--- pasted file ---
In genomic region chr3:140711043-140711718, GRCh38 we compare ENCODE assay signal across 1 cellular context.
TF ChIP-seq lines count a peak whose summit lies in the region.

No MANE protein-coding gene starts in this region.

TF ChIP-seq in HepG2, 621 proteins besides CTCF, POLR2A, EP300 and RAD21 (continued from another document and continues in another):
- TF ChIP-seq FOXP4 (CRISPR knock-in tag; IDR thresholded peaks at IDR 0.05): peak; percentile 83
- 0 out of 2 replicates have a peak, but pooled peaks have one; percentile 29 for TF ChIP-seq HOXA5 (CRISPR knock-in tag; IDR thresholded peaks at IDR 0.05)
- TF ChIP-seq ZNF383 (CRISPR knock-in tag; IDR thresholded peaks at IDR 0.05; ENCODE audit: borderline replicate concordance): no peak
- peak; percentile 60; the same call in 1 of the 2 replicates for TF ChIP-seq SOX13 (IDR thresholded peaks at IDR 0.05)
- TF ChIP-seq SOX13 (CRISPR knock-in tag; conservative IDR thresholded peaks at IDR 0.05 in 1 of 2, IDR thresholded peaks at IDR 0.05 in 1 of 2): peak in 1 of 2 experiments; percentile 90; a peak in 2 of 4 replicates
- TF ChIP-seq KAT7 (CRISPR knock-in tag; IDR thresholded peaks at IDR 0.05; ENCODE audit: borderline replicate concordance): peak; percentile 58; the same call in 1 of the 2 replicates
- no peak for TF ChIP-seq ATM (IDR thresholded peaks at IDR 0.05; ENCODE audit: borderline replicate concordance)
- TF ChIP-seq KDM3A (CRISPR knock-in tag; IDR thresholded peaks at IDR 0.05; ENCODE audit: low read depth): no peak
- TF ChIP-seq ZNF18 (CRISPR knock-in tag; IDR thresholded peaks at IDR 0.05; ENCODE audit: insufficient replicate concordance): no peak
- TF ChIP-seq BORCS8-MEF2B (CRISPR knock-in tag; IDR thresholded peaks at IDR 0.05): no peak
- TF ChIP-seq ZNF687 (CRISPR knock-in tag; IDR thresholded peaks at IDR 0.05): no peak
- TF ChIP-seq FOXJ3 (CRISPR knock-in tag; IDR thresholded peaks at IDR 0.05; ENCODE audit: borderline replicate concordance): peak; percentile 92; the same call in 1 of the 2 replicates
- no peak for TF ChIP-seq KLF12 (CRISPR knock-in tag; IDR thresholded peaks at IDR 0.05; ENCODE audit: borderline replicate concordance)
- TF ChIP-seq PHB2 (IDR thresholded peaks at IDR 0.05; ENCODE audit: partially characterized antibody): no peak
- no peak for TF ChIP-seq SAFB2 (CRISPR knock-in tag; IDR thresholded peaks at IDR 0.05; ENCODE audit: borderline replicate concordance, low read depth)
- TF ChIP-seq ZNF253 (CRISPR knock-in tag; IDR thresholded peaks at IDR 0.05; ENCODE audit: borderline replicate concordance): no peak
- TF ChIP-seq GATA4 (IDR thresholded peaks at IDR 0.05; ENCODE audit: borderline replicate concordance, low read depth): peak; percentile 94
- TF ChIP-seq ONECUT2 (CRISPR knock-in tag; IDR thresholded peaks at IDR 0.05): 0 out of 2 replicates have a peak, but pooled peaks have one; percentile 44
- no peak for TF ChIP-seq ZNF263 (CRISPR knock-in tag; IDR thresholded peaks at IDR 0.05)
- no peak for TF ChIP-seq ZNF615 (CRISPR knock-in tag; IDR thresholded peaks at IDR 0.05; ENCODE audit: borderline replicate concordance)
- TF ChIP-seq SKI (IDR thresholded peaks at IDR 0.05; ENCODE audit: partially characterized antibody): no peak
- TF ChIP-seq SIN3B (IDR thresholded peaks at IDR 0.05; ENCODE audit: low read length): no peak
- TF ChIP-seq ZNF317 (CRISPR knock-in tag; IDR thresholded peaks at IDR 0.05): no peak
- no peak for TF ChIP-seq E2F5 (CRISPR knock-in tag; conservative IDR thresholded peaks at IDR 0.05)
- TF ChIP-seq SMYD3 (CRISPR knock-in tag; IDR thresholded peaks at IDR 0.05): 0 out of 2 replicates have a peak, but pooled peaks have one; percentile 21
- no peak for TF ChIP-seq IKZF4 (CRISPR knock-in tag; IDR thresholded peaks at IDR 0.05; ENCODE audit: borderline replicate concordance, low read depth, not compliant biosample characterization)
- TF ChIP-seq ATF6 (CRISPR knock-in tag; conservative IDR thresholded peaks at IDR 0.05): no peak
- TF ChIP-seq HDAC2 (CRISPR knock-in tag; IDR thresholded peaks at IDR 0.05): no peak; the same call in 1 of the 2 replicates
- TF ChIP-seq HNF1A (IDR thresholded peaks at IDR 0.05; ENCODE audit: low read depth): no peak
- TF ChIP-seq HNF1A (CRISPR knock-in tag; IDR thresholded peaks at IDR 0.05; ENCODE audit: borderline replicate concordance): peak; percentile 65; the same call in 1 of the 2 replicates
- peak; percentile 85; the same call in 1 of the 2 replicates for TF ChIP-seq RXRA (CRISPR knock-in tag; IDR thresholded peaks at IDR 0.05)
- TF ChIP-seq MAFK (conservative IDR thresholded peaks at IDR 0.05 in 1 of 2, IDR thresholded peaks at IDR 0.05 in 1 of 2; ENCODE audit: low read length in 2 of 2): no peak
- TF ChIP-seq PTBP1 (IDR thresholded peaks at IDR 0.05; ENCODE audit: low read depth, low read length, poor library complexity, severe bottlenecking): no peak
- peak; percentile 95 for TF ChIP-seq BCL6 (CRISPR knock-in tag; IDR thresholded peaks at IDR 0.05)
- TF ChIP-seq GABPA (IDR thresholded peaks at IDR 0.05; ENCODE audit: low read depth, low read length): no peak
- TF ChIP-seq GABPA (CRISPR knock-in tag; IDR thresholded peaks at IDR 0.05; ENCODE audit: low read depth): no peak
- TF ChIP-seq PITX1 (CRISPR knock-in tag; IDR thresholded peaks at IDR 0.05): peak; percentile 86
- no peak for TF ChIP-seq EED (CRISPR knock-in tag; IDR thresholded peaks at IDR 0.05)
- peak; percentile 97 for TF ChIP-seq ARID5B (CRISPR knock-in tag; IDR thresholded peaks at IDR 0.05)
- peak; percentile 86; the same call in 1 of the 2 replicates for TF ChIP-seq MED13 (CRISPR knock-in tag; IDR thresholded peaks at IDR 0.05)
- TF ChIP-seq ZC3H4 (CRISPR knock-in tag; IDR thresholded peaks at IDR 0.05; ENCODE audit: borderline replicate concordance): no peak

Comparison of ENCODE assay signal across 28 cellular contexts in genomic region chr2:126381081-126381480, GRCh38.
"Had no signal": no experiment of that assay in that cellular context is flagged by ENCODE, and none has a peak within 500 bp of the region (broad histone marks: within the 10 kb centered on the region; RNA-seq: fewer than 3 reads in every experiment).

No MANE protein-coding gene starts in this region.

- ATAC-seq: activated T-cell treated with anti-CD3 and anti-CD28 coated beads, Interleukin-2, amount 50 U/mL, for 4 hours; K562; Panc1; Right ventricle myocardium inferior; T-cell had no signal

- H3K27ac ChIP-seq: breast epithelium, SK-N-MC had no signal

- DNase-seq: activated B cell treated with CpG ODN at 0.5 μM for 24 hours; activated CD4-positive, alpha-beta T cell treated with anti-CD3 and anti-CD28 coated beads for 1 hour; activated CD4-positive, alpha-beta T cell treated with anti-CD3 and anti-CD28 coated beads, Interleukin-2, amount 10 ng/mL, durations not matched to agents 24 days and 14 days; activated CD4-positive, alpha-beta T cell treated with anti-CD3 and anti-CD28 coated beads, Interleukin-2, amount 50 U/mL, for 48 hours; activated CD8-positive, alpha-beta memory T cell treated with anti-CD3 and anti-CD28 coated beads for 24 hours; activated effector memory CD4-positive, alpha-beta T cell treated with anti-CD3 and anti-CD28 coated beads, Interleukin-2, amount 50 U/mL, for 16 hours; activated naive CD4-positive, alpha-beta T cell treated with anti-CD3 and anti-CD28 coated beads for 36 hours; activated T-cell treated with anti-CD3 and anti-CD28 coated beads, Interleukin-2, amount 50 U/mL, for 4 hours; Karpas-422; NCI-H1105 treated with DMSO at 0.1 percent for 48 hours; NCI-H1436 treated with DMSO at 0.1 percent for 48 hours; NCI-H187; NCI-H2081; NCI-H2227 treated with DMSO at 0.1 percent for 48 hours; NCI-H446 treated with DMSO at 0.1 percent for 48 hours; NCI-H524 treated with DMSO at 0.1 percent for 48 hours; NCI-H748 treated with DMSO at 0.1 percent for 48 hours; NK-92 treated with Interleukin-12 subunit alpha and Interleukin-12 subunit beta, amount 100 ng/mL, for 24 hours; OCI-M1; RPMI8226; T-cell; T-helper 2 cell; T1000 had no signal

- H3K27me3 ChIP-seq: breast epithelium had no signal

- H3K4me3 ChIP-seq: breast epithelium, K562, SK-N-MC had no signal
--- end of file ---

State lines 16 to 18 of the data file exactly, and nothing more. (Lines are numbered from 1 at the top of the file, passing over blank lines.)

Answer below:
- TF ChIP-seq FOXJ3 (CRISPR knock-in tag; IDR thresholded peaks at IDR 0.05; ENCODE audit: borderline replicate concordance): peak; percentile 92; the same call in 1 of the 2 replicates
- no peak for TF ChIP-seq KLF12 (CRISPR knock-in tag; IDR thresholded peaks at IDR 0.05; ENCODE audit: borderline replicate concordance)
- TF ChIP-seq PHB2 (IDR thresholded peaks at IDR 0.05; ENCODE audit: partially characterized antibody): no peak